It's too easy to miss brilliant streaming shows, movies and documentaries. Here are the ones to hit play on or skip.
Zoey's Extraordinary Playlist
Could a jukebox-musical dramedy made for American network TV be anything more than the television equivalent of being gaffer-taped to a seat in a basketball stadium while We Will Rock You blasts out of the PA on an endless loop? Well… yes, thanks largely to the great charm of Jane Levy (Suburgatory) and some thoughtful writing. But Zoey's Extraordinary Playlist does take a while to get its dancing feet beneath it.
Mary Steenburgen as Maggie and Jane Levy as Zoey in Zoey’s Extraordinary Playlist.Credit:Sergei Bachlakov/NBC
The ridiculous set-up is this: San Francisco tech type Zoey (Levy) suddenly gains a superpower – or super-psychosis – that makes it appear as though people are singing well-known pop songs around or to her. These songs provide insights into people's emotional states in a manner that might be described as crushingly literal. The hidden stress of the average San Franciscan, for instance, manifests itself as a street full of pedestrians bursting into a song-and-dance rendition of The Beatles' Help!.
This new hallucinatory hellscape extends everywhere Zoey goes, from the office where she works under a crabby boss named Joan (Gilmore Girls' Lauren Graham) to her parents' home, where her mother (the wonderful Mary Steenburgen) cares for her father (Peter Gallagher), who is almost paralysed and slowly dying from a degenerative disease.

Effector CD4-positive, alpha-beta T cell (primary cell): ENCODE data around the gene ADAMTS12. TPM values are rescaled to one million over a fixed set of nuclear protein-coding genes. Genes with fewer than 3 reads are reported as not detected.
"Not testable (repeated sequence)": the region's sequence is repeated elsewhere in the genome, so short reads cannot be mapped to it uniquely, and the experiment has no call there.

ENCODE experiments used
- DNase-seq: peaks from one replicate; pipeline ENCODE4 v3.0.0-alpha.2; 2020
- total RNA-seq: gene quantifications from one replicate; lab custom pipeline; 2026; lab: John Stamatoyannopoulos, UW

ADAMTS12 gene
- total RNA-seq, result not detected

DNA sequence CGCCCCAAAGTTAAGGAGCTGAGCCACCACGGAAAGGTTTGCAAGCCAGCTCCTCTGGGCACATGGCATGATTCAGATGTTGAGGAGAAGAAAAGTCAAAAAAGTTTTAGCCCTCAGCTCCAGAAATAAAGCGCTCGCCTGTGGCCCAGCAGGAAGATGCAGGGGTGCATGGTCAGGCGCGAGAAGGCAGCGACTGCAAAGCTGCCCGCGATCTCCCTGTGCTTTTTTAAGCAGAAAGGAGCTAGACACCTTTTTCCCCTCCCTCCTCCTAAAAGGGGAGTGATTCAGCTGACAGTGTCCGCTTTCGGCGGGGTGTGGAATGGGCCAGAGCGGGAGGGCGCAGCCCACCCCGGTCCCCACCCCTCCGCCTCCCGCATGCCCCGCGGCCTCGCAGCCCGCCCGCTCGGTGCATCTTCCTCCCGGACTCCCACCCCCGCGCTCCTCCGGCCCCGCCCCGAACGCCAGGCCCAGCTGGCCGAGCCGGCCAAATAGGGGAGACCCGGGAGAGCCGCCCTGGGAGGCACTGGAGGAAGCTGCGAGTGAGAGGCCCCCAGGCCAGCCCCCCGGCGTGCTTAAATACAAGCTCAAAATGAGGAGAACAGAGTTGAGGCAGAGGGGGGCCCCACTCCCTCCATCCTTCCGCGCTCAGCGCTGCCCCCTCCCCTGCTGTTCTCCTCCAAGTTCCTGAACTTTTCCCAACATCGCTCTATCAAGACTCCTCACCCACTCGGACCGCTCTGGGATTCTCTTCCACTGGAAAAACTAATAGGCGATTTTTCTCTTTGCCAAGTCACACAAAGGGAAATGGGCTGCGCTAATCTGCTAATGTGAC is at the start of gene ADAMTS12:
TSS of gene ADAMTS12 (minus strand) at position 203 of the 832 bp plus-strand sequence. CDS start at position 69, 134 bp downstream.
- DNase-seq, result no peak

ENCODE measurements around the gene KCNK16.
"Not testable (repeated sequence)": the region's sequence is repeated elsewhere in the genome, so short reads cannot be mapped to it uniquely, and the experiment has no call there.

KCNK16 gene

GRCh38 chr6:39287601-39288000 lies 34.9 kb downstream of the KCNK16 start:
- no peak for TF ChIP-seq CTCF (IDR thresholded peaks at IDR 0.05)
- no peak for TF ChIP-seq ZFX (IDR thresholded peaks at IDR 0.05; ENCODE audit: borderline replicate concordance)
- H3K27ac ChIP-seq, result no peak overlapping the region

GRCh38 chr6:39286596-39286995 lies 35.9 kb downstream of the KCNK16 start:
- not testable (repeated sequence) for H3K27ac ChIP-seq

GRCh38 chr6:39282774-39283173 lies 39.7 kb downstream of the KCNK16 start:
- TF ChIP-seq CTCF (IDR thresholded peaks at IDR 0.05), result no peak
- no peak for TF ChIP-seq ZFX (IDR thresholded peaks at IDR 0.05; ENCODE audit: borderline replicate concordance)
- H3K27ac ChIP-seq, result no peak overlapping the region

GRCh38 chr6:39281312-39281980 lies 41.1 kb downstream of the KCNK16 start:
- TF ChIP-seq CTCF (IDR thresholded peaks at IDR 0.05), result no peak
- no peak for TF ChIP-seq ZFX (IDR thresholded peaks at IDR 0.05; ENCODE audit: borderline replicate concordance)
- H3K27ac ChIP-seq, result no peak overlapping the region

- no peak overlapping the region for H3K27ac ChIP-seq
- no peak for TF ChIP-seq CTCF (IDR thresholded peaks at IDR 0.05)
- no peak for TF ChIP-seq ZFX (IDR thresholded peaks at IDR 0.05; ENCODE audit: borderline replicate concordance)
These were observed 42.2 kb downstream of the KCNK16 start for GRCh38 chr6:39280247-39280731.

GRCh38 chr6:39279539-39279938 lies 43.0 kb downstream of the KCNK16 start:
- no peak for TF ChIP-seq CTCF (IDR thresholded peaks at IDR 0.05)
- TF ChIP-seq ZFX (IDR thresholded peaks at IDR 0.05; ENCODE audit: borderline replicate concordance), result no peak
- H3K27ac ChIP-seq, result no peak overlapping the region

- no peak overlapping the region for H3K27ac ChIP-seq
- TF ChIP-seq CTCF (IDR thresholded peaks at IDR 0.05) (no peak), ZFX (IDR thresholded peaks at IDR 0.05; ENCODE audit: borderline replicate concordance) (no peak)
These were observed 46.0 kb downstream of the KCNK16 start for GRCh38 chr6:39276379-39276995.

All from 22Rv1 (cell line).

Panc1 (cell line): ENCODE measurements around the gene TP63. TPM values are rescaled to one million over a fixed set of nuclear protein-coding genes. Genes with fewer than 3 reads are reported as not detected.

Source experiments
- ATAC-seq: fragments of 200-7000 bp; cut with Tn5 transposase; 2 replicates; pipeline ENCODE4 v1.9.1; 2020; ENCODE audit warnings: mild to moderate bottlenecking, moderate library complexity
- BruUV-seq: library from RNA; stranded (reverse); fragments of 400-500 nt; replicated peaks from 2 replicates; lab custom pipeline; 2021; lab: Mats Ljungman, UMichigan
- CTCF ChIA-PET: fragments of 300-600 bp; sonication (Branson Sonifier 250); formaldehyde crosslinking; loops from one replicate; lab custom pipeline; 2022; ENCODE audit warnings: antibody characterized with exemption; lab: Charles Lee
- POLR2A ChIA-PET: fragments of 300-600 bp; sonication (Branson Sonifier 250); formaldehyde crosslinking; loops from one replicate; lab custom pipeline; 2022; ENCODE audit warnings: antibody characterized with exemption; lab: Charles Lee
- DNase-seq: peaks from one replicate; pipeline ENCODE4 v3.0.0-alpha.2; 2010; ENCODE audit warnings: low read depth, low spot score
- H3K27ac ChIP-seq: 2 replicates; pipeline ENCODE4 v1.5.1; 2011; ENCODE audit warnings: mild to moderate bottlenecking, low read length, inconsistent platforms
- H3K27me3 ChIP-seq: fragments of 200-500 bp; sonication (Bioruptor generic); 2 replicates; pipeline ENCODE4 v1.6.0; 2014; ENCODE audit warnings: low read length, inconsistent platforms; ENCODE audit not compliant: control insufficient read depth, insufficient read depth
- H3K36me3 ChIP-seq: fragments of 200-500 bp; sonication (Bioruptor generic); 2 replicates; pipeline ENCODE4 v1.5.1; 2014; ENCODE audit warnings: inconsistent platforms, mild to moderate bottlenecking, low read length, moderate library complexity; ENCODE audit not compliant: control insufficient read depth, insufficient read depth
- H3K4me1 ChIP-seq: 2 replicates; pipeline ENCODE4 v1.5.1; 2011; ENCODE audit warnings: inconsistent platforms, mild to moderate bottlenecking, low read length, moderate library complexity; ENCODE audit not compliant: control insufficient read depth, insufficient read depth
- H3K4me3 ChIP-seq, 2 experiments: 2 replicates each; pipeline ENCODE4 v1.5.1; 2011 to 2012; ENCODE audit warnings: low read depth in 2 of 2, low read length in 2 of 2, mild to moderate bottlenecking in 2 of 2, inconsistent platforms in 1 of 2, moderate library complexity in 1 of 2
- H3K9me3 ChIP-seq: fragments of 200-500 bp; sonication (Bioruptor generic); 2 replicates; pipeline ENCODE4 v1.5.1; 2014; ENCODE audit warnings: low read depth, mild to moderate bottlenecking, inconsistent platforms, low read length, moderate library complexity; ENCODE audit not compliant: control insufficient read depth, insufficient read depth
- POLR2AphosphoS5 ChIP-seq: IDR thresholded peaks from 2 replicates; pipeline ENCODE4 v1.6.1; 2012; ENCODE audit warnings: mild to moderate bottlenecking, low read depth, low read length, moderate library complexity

John Clarence Stewart plays Simon, Zoey’s love interest. Credit:Justin Lubin/NBC
The only person Zoey can confide in is her next-door neighbour, an androgynous nightclub DJ named Mo (Glee's Alex Newell), who is coincidentally the only person that Zoey can't get a top-40 read on. The dance numbers are impressive – the likes of Skylar Astin and Stephanie Styles have been on Broadway, and almost everyone can dance like a duck on a hotplate – but the quality of the musical cover versions varies considerably.
The obligatory rom-com tropes feel tired – Zoey falls for a hot new guy (John Clarence Stewart) only to learn that he's already taken (for the moment, at least) – and the dialogue dissecting bleedingly obvious lyrics is redundant. But there are things to like too.
Graham has a fun character who gets some good lines, and series creator Austin Winsberg touches on more interesting territory around the pressure and strain of being a carer and the tendency of many men to bottle up grief and other emotions. The series won't top many charts and will suffer by comparison to Crazy Ex-Girlfriend (Netflix), which is packed with terrific original songs. Still, it's a bit of fun in a world that needs it.
Mythic Quest: Raven's Banquet
Rob McElhenney (It's Always Sunny in Philadelphia) looks like he's having a blast in this free-wheeling little workplace comedy about the dysfunctional team behind a World of Warcraft-style online game.
Mythic Quest: A freewheeling little workplace comedy starring Rob McElhenney.Credit:Apple TV+